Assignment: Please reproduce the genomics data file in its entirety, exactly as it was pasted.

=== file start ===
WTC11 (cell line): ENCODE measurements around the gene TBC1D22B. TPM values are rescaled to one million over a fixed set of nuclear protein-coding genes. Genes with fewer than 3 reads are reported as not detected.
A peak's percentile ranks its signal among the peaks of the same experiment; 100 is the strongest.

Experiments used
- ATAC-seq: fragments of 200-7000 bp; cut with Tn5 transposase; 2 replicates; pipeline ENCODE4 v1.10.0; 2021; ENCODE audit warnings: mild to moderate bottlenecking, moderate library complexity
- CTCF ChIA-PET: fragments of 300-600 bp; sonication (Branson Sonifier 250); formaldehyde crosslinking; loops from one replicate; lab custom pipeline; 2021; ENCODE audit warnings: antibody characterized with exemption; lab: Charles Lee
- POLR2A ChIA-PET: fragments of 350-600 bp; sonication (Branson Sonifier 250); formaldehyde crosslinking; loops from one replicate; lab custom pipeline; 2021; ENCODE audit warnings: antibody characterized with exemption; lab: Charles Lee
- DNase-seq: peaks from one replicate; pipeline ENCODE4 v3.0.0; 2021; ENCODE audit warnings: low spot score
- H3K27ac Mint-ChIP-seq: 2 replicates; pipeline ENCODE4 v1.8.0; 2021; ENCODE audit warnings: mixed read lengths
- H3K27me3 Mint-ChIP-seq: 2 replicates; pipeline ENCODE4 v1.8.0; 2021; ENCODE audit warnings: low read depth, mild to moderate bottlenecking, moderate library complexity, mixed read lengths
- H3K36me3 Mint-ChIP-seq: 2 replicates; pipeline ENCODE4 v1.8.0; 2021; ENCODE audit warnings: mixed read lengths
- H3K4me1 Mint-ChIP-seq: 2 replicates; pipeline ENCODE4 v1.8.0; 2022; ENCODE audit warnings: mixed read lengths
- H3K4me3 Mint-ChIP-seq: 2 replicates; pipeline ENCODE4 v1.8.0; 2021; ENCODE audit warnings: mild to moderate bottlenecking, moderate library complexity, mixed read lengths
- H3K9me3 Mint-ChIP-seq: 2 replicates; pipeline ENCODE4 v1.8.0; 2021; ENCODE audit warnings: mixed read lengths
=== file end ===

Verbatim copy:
WTC11 (cell line): ENCODE measurements around the gene TBC1D22B. TPM values are rescaled to one million over a fixed set of nuclear protein-coding genes. Genes with fewer than 3 reads are reported as not detected.
A peak's percentile ranks its signal among the peaks of the same experiment; 100 is the strongest.

Experiments used
- ATAC-seq: fragments of 200-7000 bp; cut with Tn5 transposase; 2 replicates; pipeline ENCODE4 v1.10.0; 2021; ENCODE audit warnings: mild to moderate bottlenecking, moderate library complexity
- CTCF ChIA-PET: fragments of 300-600 bp; sonication (Branson Sonifier 250); formaldehyde crosslinking; loops from one replicate; lab custom pipeline; 2021; ENCODE audit warnings: antibody characterized with exemption; lab: Charles Lee
- POLR2A ChIA-PET: fragments of 350-600 bp; sonication (Branson Sonifier 250); formaldehyde crosslinking; loops from one replicate; lab custom pipeline; 2021; ENCODE audit warnings: antibody characterized with exemption; lab: Charles Lee
- DNase-seq: peaks from one replicate; pipeline ENCODE4 v3.0.0; 2021; ENCODE audit warnings: low spot score
- H3K27ac Mint-ChIP-seq: 2 replicates; pipeline ENCODE4 v1.8.0; 2021; ENCODE audit warnings: mixed read lengths
- H3K27me3 Mint-ChIP-seq: 2 replicates; pipeline ENCODE4 v1.8.0; 2021; ENCODE audit warnings: low read depth, mild to moderate bottlenecking, moderate library complexity, mixed read lengths
- H3K36me3 Mint-ChIP-seq: 2 replicates; pipeline ENCODE4 v1.8.0; 2021; ENCODE audit warnings: mixed read lengths
- H3K4me1 Mint-ChIP-seq: 2 replicates; pipeline ENCODE4 v1.8.0; 2022; ENCODE audit warnings: mixed read lengths
- H3K4me3 Mint-ChIP-seq: 2 replicates; pipeline ENCODE4 v1.8.0; 2021; ENCODE audit warnings: mild to moderate bottlenecking, moderate library complexity, mixed read lengths
- H3K9me3 Mint-ChIP-seq: 2 replicates; pipeline ENCODE4 v1.8.0; 2021; ENCODE audit warnings: mixed read lengths